To Kill a Mockingbird Analysis

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Our parents have the greatest influence on us as kids. They guide us through life when we are unable to help ourselves. They teach us, from their experience, the difference of right and wrong, life lessons, and help us become independent. They teach us all of their wisdom in hope of helping us lead the best possible lives. In To Kill A Mockingbird, by Harper Lee, Atticus is a lawyer and the single father of scout and Jem Finch. They believe he is a decent father, but he is much older than everyone else's parents. Atticus tries his best to teach them all about the world but he only has his view to teach from. They lack a mother figure until Aunt Alexandra comes to live with them. Atticus tries his best to keep them out of his own problems when he tries to defend an African American in a court case. This book is set in the 1930's in a town where no African American has ever won a case before. Atticus teaches Jem and Scout the best he can, while dealing with his own disputes, by letting them experience the troubles of society first-hand. He teaches them the equality of all human beings, to see events from other peoples points of view, and be brave when you know you'll lose.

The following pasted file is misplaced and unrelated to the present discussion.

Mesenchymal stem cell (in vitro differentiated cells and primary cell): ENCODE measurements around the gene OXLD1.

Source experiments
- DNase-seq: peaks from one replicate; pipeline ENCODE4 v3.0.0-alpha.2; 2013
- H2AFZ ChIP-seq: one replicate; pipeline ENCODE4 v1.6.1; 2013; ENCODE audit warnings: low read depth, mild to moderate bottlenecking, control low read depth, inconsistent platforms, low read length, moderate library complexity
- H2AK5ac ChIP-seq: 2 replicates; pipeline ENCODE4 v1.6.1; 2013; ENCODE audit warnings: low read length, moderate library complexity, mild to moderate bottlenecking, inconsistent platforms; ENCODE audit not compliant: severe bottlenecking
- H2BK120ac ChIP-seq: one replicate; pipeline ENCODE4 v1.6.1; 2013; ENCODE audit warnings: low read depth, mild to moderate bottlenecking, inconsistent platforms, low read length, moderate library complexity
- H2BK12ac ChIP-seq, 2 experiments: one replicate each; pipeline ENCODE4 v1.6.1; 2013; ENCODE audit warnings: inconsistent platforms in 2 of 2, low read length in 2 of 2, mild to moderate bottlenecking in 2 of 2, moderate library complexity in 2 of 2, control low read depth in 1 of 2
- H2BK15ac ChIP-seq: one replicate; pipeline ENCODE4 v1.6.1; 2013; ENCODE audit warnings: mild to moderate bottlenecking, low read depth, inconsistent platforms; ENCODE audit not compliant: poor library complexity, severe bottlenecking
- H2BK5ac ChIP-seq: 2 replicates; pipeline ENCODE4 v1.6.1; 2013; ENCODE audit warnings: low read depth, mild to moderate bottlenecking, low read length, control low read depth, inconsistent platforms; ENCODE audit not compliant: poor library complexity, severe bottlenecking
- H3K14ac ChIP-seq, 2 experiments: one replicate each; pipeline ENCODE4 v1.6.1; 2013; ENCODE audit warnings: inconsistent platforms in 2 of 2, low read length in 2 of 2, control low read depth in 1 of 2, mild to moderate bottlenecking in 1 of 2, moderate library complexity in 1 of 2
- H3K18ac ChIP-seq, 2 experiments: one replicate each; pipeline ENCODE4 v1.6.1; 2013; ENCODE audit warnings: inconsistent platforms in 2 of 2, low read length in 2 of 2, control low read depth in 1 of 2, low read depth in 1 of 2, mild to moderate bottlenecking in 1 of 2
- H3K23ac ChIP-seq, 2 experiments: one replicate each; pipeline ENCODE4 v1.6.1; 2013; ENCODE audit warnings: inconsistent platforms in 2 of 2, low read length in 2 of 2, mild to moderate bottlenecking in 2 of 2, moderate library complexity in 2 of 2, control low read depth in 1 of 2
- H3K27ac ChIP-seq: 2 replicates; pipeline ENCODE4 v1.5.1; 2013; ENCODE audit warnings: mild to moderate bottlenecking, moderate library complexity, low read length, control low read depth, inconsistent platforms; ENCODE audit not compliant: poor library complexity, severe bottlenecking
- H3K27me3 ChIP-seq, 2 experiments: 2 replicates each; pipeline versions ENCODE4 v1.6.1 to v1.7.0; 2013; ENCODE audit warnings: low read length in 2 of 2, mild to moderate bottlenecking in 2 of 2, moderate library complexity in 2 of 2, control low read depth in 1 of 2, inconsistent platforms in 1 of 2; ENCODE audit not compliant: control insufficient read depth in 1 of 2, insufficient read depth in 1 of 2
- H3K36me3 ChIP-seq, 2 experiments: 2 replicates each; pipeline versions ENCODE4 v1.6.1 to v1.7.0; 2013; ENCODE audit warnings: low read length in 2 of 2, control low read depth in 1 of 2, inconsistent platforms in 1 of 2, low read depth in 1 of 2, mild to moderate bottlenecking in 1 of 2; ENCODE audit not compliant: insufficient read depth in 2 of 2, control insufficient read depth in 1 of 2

The greatest lesson that Atticus teaches his kids is how to understand the people around them. Atticus repeatedly tells Scout to look at events from other peoples point of view to understand their actions. When Miss Caroline mistakenly offers a quarter to a Cunningham, Atticus tells Scout, "If you learn a simple trick, Scout, you'll get along a lot better with all kinds of folks. You never really understand a person until you consider things from his point of view" (39). He explains to Scout that Miss Caroline didn't know the history of the town or the people in it. She was neither right nor wrong in her actions; she was just misinformed about the Cunninghams and didn't know any better . Miss Caroline also tells Scout not to read anymore because it is you aren't supposed to in first grade....
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